Thursday, January 23, 2020

Cascadia Grains conference puts a spotlight on local grains

Karla Salp
With a focus on local grains and food, in this case barley salad,
 the Cascadia Grains Conference brought people together.

A century ago, nearly every community had a grain mill. If the dreams of the attendees at the
Cascadia Grains Conference come true, that’s the direction society will soon head again.

Last Saturday, WSDA joined hundreds of farmers, bakers, millers, brewers, researchers and others to acquire new ideas, network, and learn about growing the local grain community in the Cascadia region, a reference to a growing area that includes all of Washington and other parts of the Pacific Northwest.

The conference embodied WSDA’s “Focus on Food” initiative – diverse people with diverse interests coming together over a common interest: food.

This was most evident in the hands-on cooking classes offered at the conference, which included the opportunity to learn how to make sourdough bagels, puff pastries, and even traditional tortillas – all using local grains.

Whole grain flour and butter come together for puff pastry. 
Those interested in growing local grains could take a farm tour, learn from farmers already growing grains for local mills, and even get the latest research on growing grains locally.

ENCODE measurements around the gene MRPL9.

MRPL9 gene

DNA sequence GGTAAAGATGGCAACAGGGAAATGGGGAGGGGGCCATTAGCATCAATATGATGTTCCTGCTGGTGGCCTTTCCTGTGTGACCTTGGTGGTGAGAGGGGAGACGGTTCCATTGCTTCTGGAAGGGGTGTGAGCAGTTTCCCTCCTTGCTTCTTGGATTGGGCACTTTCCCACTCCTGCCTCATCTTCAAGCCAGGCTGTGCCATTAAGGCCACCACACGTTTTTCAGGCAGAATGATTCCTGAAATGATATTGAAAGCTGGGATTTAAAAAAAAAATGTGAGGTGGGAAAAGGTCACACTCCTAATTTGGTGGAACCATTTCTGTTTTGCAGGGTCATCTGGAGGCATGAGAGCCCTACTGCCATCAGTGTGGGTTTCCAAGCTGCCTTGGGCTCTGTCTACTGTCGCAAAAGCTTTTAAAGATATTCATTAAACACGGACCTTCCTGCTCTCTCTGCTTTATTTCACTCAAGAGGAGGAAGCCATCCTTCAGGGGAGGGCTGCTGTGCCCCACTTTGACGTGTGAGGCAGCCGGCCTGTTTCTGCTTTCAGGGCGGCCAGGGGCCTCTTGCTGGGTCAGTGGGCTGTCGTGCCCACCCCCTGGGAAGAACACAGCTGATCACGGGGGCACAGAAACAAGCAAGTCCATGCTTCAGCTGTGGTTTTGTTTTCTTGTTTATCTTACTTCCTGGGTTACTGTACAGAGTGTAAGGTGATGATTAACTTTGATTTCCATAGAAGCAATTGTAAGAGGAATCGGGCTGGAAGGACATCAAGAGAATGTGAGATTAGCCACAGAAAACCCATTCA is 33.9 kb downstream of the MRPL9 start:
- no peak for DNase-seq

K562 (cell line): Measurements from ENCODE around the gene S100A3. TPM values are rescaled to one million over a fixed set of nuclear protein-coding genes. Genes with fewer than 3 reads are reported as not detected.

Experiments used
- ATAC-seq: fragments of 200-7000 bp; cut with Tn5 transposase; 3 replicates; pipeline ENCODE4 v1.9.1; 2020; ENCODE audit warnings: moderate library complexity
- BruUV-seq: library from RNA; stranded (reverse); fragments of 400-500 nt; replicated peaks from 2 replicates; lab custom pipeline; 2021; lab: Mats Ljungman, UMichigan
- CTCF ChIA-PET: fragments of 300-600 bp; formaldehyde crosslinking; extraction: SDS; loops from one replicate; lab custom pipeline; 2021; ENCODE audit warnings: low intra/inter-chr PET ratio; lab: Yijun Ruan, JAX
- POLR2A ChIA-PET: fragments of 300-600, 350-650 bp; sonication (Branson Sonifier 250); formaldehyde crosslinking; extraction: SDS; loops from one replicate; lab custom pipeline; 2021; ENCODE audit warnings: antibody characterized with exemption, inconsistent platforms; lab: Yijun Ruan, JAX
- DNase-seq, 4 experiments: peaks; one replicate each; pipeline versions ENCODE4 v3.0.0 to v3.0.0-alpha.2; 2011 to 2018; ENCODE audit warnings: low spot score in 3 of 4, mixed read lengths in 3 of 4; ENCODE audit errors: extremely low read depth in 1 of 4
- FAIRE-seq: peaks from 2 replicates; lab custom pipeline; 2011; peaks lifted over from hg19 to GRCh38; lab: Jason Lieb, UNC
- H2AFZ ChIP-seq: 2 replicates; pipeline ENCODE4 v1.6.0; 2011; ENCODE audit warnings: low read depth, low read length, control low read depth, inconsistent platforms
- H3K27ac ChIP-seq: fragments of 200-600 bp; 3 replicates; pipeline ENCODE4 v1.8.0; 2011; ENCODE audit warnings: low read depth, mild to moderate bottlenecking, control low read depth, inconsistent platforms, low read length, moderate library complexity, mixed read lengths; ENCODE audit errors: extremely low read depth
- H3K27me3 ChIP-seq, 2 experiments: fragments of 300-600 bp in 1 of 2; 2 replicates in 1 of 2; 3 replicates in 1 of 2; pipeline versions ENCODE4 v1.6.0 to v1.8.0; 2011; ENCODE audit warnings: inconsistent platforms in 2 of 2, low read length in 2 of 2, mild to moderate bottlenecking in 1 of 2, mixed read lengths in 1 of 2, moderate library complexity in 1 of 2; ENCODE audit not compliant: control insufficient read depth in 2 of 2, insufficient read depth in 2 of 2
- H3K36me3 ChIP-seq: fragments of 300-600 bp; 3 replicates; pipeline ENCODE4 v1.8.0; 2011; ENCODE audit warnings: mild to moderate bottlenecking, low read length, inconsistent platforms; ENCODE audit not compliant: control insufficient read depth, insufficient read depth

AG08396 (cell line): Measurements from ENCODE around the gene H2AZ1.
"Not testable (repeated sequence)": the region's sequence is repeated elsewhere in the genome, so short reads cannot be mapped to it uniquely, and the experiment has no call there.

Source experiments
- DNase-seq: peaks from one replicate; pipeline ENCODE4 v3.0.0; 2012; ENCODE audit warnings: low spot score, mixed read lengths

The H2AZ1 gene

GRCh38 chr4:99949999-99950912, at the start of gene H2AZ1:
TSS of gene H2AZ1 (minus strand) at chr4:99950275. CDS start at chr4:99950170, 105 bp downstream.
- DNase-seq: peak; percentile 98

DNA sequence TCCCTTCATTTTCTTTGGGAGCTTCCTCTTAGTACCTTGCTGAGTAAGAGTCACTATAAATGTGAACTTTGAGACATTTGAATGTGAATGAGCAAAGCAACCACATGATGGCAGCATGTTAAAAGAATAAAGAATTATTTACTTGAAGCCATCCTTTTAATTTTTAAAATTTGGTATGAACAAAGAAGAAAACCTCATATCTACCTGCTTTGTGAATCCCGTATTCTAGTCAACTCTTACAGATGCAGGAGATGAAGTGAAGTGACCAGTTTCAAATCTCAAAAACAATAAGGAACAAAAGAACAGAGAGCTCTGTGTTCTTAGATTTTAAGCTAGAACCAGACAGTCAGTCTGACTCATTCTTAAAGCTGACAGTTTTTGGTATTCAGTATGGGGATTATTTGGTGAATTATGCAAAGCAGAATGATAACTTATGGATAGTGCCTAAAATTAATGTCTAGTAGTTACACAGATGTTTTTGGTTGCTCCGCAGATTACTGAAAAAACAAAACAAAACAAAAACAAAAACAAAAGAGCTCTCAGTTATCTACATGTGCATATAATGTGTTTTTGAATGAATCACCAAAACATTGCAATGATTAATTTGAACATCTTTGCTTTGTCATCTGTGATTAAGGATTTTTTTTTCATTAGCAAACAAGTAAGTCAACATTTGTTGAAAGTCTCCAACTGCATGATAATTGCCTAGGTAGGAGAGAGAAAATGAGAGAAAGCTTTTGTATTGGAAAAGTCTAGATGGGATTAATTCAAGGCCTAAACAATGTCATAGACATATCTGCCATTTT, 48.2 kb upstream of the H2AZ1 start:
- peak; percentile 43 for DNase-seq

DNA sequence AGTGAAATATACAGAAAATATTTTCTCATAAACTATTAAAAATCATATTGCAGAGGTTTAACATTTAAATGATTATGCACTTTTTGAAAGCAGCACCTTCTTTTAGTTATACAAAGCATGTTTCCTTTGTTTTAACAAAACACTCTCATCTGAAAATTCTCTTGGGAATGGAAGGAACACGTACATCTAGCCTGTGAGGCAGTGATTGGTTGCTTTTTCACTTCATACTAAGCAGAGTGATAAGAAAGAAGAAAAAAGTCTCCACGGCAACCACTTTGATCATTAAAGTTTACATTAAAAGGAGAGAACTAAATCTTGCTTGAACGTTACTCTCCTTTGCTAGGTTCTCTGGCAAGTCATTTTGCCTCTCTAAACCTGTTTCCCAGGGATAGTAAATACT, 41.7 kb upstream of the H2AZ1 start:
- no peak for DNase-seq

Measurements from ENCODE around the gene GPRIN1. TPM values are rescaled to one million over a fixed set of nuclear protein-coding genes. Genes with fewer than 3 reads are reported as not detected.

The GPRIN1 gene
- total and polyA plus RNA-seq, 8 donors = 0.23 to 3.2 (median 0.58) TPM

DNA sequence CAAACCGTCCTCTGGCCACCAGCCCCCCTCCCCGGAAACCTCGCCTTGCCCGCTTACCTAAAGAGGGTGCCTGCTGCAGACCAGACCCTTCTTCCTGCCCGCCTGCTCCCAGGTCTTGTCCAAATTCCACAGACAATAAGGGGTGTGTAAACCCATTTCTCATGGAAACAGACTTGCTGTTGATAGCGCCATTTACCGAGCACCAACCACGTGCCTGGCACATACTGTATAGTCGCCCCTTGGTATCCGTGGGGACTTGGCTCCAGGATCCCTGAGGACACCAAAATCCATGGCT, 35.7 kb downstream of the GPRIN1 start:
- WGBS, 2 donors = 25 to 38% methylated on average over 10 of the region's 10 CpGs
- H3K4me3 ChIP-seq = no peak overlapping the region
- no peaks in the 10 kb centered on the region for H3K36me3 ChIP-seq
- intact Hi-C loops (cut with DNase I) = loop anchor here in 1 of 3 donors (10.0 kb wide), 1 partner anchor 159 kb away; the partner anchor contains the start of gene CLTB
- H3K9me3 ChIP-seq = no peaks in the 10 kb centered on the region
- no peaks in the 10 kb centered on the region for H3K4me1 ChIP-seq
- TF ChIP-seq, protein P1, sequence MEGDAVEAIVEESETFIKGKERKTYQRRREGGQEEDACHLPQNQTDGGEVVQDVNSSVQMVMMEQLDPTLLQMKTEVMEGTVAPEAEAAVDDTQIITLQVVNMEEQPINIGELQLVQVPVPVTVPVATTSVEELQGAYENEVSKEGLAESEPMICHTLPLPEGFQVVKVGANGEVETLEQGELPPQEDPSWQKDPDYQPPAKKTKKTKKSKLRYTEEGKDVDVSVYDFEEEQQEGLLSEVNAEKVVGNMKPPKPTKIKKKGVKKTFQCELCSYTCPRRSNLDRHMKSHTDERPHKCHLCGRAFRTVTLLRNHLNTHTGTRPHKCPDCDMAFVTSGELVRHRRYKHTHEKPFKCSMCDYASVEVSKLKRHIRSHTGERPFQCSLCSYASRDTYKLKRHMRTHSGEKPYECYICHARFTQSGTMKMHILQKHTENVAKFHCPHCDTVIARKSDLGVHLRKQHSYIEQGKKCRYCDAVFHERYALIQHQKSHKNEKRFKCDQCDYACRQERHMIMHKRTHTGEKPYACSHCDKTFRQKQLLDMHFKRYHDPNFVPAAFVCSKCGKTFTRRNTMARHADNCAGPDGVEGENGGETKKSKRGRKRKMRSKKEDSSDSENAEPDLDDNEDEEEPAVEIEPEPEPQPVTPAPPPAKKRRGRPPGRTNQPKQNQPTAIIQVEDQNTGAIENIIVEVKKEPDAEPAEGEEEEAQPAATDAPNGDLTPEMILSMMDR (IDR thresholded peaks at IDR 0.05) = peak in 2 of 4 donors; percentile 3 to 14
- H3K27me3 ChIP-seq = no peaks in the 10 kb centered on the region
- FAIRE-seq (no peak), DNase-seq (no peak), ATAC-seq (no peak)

While the local grain movement may bring visions of small farmers, mills, and bakers, using local grains is not just for the small guy. The keynote speaker, Mel Darbyshire, is the head baker at Grand Central Bakery for both Seattle and Portland. She spoke about building the opportunity and overcoming challenges to sourcing local grains in their large and thriving business.

When thinking of grains and their uses, visions of fresh-baked bread often come first to mind. But another loved use of grains is for brewing and distilling. Not only were brewers able to connect with growers and talk about growing malt, but attendees had the opportunity to taste several new brews released just for the conference.

The conference was a unique opportunity to bring all sectors – literally from farmer to consumer – together with the goal of improving the availability and viability of local grain economies.

To learn more, visit the Cascadia Grains Conference webpage and watch for future conferences and local events.